The best teen movie songs


The teen movie genre, over time, becomes a collection of period pieces. The fashion, jokes and music of each teen movie become symbolic of their time, though they are lovingly rediscovered by new generations and revisited year after year. In their soundtracks, a featured song sometimes appears to be forever associated with the film. Whether it’s the perfect openings, chart-topping hits after the film’s release, or the perfect accompaniment to one of the film’s most pivotal scenes, here, in no particular order, are our picks for 10 of the best songs featured in teen movies.

Nostalgic for a time his target audience has never known, almost known follows the journey of 15-year-old William as he faces the harsh realities of his dream career as he tours with an up-and-coming band on a mission with rolling stone. In one of the film’s most memorable moments, the Stillwater crew are briefly reunited after they begin to break down with a tour bus karaoke moment. And what better song exists for this moment than “Tiny Dancer” by Elton John? Heartfelt, jammable and perfect for every character’s beat, it’s hard to believe the 1971 single flopped the charts before it was featured in the movie – now it’s become one of the most popular songs. most appreciated by John.

The punk-meets-bubblegum pop of The Muffs’ “Kids in America” ​​cover that opens clueless sets the tone of the feel-good romantic comedy perfectly. We sit with the jovial, upbeat song as we glimpse Cher’s life for nearly a full minute before hearing Alicia Silverstone’s adorable valley girl accent invite us in with “Okay, so you’re probably going to say, “Is this like a Noxzema commercial or what? “Children in America” ​​and clueless is the perfect couple, a song that feels hyper-commercialized like Cher’s rich California personality while being happily infectious.

“Scotty doesn’t know” got a second life ICT Tac recently, but fans of Eurotrip know that the track is specially crafted to be incredibly catchy as poor Scotty tries to escape the song while on vacation after graduation. With deliciously awful lyrics and an infectious guitar riff, “Scotty Doesn’t Know” works great as a standalone song, but paired with a standout Matt Damon cameo, a listen to the Lustra track is bound to bring back some memories of Scotty’s mopey face as he finds out his girlfriend is cheating on him via song.

Yet another song treated to a ICT Tac revival in 2020 (Lindsay Lohan’s Anna appears to be the e-girl model), few things elicit as much joy as seeing Jamie Lee Curtis shred on guitar. It helps that the song by fictional band Pink Slip is an absolute bang and a fun throwback to early 2000s pop-punk style.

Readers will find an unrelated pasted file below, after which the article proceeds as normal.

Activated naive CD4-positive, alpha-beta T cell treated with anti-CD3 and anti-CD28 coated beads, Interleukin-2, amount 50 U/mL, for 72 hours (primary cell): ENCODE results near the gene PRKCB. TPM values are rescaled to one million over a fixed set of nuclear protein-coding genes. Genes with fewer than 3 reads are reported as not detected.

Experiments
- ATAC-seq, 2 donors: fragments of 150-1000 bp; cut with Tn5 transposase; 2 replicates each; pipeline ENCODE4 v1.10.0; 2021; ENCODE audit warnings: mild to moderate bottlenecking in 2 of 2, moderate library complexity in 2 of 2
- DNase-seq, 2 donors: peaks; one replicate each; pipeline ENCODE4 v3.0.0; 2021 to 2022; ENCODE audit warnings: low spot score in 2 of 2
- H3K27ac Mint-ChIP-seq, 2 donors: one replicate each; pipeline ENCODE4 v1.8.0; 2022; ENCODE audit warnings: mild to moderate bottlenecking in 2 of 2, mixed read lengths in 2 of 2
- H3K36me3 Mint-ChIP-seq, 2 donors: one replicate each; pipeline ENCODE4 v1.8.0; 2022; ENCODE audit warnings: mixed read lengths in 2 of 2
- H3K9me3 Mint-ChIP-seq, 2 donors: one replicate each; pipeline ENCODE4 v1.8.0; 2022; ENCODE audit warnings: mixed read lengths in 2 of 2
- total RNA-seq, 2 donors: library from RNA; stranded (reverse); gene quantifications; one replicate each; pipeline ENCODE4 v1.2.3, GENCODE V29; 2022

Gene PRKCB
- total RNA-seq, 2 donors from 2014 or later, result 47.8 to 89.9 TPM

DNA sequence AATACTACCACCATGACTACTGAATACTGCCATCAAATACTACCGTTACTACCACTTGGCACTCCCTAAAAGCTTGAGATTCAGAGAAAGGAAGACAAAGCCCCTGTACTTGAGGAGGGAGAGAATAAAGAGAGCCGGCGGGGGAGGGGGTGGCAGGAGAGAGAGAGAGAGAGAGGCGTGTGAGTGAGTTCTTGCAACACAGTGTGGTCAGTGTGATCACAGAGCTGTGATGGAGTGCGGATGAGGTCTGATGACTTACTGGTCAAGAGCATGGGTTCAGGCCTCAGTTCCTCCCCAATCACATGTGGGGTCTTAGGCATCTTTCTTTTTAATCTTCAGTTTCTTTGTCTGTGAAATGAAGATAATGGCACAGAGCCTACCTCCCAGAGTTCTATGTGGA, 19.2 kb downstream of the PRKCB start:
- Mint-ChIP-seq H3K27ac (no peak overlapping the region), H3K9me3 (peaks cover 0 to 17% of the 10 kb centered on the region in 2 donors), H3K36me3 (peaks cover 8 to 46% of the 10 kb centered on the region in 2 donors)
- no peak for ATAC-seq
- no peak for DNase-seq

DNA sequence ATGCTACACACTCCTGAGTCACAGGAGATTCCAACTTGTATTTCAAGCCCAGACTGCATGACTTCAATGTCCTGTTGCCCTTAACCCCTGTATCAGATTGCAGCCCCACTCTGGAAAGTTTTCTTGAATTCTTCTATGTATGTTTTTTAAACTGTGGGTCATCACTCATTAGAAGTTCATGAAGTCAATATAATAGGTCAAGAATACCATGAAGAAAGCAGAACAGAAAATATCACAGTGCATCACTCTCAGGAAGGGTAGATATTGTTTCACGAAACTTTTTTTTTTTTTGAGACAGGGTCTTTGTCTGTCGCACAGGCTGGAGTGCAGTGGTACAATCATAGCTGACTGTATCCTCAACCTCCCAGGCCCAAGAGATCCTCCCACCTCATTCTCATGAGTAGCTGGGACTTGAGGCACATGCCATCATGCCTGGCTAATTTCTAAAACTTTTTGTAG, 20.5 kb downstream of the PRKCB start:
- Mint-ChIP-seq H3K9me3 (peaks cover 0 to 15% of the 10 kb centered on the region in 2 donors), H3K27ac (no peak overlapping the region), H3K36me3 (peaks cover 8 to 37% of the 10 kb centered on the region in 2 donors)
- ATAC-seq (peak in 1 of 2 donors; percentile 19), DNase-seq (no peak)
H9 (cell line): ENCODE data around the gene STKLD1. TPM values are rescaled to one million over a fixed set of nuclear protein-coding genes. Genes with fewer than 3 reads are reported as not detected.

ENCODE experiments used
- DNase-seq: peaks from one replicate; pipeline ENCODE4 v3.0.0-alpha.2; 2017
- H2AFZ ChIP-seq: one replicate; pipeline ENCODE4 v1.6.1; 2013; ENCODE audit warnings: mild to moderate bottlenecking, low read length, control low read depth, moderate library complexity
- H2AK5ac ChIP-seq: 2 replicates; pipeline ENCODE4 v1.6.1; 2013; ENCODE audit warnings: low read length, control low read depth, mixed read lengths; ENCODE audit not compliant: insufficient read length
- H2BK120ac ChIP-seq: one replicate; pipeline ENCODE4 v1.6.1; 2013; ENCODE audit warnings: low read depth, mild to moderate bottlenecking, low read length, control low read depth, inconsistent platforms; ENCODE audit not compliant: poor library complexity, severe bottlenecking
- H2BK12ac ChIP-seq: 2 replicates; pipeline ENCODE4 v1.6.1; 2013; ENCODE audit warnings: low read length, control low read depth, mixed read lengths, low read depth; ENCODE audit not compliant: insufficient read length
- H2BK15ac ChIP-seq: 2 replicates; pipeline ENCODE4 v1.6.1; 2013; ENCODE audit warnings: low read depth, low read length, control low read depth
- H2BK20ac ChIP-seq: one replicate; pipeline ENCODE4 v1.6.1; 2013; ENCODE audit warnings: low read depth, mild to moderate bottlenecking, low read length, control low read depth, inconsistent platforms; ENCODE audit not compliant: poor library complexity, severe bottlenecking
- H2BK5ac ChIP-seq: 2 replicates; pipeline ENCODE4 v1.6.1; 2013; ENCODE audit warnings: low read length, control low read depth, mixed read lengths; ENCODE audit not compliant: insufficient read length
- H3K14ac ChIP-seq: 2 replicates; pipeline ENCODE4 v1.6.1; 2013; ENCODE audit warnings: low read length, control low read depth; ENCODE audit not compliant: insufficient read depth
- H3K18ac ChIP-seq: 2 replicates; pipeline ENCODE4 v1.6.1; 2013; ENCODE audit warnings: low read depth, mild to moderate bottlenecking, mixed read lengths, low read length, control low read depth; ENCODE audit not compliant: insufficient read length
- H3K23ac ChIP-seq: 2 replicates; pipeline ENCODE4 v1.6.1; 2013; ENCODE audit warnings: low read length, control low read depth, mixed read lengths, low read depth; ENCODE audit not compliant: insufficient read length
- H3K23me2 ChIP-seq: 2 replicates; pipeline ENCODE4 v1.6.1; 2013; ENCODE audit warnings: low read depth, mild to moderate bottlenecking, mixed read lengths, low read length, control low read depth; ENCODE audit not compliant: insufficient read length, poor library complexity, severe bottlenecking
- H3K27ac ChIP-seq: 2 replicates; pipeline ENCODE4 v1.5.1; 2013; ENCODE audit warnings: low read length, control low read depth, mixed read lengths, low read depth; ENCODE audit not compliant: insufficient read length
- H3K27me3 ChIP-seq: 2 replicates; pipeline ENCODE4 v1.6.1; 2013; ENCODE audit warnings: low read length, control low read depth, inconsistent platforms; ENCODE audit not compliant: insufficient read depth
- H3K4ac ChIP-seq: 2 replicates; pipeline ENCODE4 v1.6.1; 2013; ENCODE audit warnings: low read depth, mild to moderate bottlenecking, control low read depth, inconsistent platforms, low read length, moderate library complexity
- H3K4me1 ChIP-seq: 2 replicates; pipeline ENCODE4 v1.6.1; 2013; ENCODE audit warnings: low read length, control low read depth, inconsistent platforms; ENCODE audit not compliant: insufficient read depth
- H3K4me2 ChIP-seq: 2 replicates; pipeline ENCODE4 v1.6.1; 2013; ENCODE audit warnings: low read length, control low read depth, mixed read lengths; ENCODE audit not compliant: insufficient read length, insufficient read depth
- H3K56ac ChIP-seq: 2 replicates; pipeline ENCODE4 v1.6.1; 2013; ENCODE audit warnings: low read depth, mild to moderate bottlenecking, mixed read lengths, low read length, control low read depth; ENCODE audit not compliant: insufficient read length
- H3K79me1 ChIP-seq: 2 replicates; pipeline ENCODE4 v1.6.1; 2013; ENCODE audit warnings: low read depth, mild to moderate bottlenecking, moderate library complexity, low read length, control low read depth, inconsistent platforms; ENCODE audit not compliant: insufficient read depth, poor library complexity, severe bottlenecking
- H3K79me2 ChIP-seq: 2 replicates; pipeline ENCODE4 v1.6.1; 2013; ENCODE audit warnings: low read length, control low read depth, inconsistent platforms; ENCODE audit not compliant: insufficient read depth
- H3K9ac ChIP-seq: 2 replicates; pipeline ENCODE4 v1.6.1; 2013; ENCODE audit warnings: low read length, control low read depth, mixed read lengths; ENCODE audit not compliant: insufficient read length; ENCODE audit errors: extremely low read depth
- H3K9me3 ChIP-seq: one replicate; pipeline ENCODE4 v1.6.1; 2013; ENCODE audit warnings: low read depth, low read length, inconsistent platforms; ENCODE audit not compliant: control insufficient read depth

https://www.youtube.com/watch?v=OMg5v-qWOtI

“Dirty Little Secret” by the All-American Rejects is such a good teen movie song that we already wrote an entire article about it. It always feels like, of all the great cinematic uses, John Tucker must die take the cake. The song is lyrically perfect for a film centered on cheating and lies, as four girls form a friendship after discovering that three of them are dating the same man and plotting revenge. Something about hearing this song over a wide shot of a high school just feels right to me.

Just as the introduction of cluelessHoku’s “Perfect Day” sounds sonically and lyrically perfect to introduce us to the world of Revenge of a Blonde. Ultra-girly and resolutely optimistic, the chorus (“Nothing’s standing in my way / On this perfect day / Where nothing can go bad”) prepares us for the eternal sunshine of the spirit of Elle Woods, and gives us a glimpse of the unwavering determination it is to come.

There’s no getting around it: The opening notes of Jamiroquai’s “Canned Heat” will forever conjure up images of an afro, glasses, and a “Vote for Pedro” t-shirt. Napoleon’s deliciously goofy dance moves are an integral part of the cult classic, and the opening melody of “Canned Heat” is the best song imaginable to see him shuffle his moon boots.

Logan Lerman’s closing monologue in Charlie’s world leading up to “Heroes” is the ultimate teen movie teaser. While it’s hard to believe it took hipster band Charlie, Sam and Patrick several months to rediscover one of David Bowie’s greatest songs, The Tunnel Scene is the magnum opus of moments of coming-of-age cinema. “Heroes” captures those fleeting euphoric moments that Advantages glorifies, where the highs are made even higher by the fact that they don’t last.

Perfectly parodied by Not another teen movie, She is all that checks all the boxes for teen movies/romantic comedies: the nerdy girl turns out to be beautiful once she gets rid of her glasses, her ponytail or, heaven forbid, her student outfit in art, and elegantly descends the stairs under the adoring gaze of people who have just realized that she is not ugly after all! She is all that seems to teeter on the edge of self-awareness using an overtly cheesy Sixpence None The Richer track, and knocking Laney out when the song cuts out.

https://www.youtube.com/watch?v=nimkNFEKUKY

Whether you are an advocate for dusk revival or cling to the opinion that these films suck, it’s hard to deny that soundtracks rule. The Iron & Wine song was actually chosen by Kristen Stewart for the first film’s prom scene, and became a standout song for all the Twihards of 2008. It became the saga’s signature love song despite its eerie and enigmatic lyrics, receiving a violin-accented rearrangement for The Breaking Dawn — Part 1the wedding scene.


Carli Scolforo is a New England journalist and intern for Paste Magazine. She loves late night TV and reading celebrity memoirs, and has never really left her emo phase. You can follow her on Twitter @carli_sco.

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